Will Gard, chair of the infrastructure group and head of construction, at independent UK law firm Burges Salmon, said: “Whilst not perhaps getting its fair share of attention in the budget last week, it is reassuring to see that infrastructure is selected by government as one of the key five foundations for a transformed economy in the Industrial Strategy white paper.  The importance of the construction sector to ensuring the delivery of the UK’s infrastructure is also recognised with the announcement of the Construction Sector Deal.  Thus far there are no surprises and these announcements were expected. The white paper has made a very encouraging start but much needs to be done by government in relation to the regulatory framework to underpin the ideas and policy.”

Paul Tremble, executive director, strategic growth at WSP, said: “Government has clearly listened to industry in developing this strategy. Focusing on outcomes, and articulating the plan around the UK’s core strengths, its people, businesses and ideas to address the structural issues the country faces, especially in terms of infrastructure and skills is the right approach. We welcome the shift from championing individual technologies to embracing and incentivising whole systems approach, and WSP looks forward to contributing its expertise in this realm to drive this agenda forwards.”

Tom Carpen, infrastructure and energy associate at planning consultancy Barton Willmore, said: “What is striking here is that rather than talking purely about the big picture economy, there’s a strong emphasis on collaboration and ‘people and places’ leading the way regionally. We can see that through targeted infrastructure investments of £31bn and funding for devolved powers through the new Transforming Cities Fund. What the strategy is doing is not just building on the pledges made in the Autumn Budget, but more importantly, echoing the recommendations that the National Infrastructure Commission set out in its report in October."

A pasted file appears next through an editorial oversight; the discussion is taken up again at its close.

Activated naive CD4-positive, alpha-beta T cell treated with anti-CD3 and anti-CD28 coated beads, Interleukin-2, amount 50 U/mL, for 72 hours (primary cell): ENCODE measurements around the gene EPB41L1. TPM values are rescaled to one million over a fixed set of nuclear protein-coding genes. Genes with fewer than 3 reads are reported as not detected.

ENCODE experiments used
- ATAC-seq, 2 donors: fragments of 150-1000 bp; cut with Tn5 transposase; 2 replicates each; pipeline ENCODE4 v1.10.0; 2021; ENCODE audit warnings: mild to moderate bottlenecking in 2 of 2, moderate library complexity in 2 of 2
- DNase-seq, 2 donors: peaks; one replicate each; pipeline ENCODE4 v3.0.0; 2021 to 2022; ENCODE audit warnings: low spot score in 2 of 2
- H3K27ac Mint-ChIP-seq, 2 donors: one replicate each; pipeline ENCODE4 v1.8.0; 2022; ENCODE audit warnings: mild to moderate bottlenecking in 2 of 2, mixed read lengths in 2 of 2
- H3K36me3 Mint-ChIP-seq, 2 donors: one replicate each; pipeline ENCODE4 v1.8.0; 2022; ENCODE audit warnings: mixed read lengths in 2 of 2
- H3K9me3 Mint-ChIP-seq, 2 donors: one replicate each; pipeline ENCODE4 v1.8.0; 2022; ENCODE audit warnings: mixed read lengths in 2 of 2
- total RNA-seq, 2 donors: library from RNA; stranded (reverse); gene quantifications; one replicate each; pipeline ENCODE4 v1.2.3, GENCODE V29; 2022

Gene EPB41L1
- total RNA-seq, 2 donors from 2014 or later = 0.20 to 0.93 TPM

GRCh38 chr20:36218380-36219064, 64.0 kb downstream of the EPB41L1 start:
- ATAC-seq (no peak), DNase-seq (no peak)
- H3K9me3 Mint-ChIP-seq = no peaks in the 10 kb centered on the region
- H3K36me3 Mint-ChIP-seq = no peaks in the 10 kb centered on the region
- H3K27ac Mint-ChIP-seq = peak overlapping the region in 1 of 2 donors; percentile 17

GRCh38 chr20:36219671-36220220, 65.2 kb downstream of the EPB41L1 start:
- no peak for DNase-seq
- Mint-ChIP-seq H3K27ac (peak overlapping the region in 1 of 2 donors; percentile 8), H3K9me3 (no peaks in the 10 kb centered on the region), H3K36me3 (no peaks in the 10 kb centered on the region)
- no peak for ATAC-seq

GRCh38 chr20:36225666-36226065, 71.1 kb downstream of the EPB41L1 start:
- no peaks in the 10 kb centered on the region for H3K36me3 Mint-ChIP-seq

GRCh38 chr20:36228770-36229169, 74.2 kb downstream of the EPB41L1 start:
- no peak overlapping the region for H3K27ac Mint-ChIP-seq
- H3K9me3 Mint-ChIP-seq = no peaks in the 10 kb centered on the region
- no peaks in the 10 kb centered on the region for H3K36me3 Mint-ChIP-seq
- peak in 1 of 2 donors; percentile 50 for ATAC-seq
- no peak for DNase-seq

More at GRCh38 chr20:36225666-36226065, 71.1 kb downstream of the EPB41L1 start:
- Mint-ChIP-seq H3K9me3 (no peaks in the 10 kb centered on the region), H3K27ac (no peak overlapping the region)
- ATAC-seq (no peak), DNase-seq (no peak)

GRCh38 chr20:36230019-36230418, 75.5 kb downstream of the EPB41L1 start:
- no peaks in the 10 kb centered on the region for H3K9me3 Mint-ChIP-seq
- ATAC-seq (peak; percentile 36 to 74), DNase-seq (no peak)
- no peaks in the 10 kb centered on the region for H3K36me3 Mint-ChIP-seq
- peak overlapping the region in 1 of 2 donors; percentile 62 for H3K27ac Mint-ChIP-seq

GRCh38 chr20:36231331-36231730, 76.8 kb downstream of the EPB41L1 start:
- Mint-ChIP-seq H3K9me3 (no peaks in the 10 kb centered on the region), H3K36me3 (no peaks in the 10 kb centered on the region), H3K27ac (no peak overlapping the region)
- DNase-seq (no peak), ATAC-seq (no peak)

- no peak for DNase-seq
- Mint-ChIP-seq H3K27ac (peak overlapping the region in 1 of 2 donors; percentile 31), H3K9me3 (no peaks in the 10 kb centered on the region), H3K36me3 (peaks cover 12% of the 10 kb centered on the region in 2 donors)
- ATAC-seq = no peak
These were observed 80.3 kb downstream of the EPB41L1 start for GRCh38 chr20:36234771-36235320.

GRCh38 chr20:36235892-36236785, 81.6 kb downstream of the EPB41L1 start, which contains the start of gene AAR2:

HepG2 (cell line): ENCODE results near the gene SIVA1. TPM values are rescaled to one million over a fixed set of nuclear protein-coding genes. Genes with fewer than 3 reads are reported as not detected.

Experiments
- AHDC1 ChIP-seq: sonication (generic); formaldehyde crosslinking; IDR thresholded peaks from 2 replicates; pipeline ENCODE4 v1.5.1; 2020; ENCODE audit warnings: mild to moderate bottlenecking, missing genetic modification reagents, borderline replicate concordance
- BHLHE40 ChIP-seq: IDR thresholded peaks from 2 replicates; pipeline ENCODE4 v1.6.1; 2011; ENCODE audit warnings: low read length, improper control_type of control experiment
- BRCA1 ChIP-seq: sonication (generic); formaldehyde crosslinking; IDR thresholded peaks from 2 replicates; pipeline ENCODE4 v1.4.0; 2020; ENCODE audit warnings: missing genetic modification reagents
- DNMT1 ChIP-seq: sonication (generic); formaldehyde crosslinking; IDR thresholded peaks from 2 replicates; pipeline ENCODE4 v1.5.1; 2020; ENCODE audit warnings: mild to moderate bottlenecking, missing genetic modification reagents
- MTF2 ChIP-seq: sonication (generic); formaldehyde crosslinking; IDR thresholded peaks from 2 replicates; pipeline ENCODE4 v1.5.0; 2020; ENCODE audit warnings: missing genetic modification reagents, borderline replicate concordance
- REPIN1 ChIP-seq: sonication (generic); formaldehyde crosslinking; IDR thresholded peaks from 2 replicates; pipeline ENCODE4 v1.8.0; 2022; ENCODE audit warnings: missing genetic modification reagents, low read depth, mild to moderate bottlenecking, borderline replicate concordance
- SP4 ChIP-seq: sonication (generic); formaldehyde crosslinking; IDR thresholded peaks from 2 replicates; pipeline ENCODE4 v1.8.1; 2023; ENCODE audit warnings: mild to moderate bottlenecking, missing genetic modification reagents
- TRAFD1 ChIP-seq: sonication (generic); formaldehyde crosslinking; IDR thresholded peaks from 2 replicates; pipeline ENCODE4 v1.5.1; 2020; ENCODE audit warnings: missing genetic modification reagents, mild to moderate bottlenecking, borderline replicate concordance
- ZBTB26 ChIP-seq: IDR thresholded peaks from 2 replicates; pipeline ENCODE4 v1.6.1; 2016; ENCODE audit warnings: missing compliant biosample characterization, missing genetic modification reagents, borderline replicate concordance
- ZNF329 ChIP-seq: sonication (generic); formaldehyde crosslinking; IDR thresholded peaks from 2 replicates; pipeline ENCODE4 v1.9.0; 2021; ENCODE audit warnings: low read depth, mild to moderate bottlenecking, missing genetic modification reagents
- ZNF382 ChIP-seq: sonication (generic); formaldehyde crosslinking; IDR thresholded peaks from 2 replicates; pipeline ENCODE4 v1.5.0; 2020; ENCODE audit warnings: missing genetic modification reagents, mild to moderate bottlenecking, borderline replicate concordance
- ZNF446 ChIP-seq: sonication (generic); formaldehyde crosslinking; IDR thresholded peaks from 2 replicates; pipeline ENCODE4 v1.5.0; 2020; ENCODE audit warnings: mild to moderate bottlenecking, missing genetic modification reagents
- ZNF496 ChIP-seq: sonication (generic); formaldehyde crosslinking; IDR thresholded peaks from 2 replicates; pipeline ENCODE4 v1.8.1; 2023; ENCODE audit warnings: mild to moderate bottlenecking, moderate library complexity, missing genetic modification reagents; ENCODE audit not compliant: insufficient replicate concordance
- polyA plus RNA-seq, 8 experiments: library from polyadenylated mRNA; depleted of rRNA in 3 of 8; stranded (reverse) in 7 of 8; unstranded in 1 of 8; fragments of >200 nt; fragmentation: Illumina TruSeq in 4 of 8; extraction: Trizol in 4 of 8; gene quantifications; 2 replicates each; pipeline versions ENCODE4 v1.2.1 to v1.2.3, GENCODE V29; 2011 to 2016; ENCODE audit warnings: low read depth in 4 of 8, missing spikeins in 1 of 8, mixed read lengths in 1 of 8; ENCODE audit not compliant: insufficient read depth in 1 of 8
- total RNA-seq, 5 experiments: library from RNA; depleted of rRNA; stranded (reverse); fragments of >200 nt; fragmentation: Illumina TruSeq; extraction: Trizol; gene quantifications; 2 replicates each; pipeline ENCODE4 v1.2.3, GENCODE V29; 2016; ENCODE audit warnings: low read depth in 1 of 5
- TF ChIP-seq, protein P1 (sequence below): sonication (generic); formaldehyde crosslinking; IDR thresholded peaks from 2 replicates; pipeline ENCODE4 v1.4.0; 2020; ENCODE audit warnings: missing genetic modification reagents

Others within the business sector remain more cautious and believe the announcement of the strategy is just the first step of many the government needs to take in order to be successful. While Labour feels the paper fails to address measures that are needed for the millions working in low productivity and wage sectors.

“Today's announcement must be the beginning of a strategic race, not a tactical sprint", said Carolyn Fairbairn, director general of the Confederation of British Industry. "And it needs to last. This is a time for consistency and determination, not perpetual change with the political winds,” said Fairbairn. 

Meanwhile, Rebecca Long-Bailey, Labour's shadow secretary for business, said the white paper included “re-announced policies and old spending commitments" and failed to provide certainty. "What detail there is concentrates on a few elite industries in which Britain already has an advantage, and will do nothing to help the millions of people who work in low productivity and low wage sectors such as retail, hospitality and social care, or those based outside the ‘Golden Triangle’ made up by London, Oxford and Cambridge," Long-Bailey added.